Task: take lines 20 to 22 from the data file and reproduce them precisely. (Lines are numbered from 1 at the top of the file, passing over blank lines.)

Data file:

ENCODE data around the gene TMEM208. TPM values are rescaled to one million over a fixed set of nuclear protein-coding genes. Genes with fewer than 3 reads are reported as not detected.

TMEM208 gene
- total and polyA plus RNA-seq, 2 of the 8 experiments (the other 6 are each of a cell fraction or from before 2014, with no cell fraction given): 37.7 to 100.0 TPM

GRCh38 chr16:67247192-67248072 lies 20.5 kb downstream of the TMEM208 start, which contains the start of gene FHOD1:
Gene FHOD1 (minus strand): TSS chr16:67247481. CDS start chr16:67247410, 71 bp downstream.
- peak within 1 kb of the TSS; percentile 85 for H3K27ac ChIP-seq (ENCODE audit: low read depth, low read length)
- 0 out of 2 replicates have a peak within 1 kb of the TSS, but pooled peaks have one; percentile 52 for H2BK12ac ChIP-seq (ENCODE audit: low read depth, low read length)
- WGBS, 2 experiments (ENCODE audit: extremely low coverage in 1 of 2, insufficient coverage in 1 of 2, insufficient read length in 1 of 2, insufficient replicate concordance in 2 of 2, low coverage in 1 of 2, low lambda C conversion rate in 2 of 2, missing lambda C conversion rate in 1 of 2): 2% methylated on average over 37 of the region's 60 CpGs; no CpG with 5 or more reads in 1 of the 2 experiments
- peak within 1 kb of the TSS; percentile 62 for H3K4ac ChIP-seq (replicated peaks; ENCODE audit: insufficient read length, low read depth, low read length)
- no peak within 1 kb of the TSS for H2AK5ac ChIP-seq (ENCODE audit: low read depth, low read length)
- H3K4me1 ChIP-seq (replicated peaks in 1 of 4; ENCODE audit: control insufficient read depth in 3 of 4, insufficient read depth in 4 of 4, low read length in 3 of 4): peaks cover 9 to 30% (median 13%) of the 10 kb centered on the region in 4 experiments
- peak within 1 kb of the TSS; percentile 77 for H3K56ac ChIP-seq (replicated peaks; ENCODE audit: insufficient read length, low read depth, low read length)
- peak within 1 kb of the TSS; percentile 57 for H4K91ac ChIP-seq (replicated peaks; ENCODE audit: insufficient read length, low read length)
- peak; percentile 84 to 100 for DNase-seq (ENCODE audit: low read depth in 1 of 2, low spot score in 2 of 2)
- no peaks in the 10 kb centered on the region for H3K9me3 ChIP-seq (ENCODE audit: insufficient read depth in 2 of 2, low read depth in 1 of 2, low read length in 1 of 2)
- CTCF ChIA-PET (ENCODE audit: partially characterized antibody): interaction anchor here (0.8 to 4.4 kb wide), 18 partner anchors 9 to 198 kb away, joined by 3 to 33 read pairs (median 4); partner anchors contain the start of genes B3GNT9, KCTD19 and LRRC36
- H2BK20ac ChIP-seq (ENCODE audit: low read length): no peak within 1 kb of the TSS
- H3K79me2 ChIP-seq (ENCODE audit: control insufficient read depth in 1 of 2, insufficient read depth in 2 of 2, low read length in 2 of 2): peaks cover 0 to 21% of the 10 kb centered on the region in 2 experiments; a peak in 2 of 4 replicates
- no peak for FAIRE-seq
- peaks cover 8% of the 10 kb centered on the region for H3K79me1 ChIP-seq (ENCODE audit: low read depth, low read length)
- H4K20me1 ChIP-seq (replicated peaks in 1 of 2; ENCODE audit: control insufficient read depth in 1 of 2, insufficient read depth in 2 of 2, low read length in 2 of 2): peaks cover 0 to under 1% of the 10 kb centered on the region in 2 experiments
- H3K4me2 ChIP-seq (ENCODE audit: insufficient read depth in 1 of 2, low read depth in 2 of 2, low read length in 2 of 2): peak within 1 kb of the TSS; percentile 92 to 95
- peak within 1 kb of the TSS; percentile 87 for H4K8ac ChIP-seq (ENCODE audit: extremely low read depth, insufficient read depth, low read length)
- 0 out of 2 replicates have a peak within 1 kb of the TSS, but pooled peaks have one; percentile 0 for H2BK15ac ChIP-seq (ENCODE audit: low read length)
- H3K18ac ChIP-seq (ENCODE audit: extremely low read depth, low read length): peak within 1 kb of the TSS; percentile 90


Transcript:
- peaks cover 8% of the 10 kb centered on the region for H3K79me1 ChIP-seq (ENCODE audit: low read depth, low read length)
- H4K20me1 ChIP-seq (replicated peaks in 1 of 2; ENCODE audit: control insufficient read depth in 1 of 2, insufficient read depth in 2 of 2, low read length in 2 of 2): peaks cover 0 to under 1% of the 10 kb centered on the region in 2 experiments
- H3K4me2 ChIP-seq (ENCODE audit: insufficient read depth in 1 of 2, low read depth in 2 of 2, low read length in 2 of 2): peak within 1 kb of the TSS; percentile 92 to 95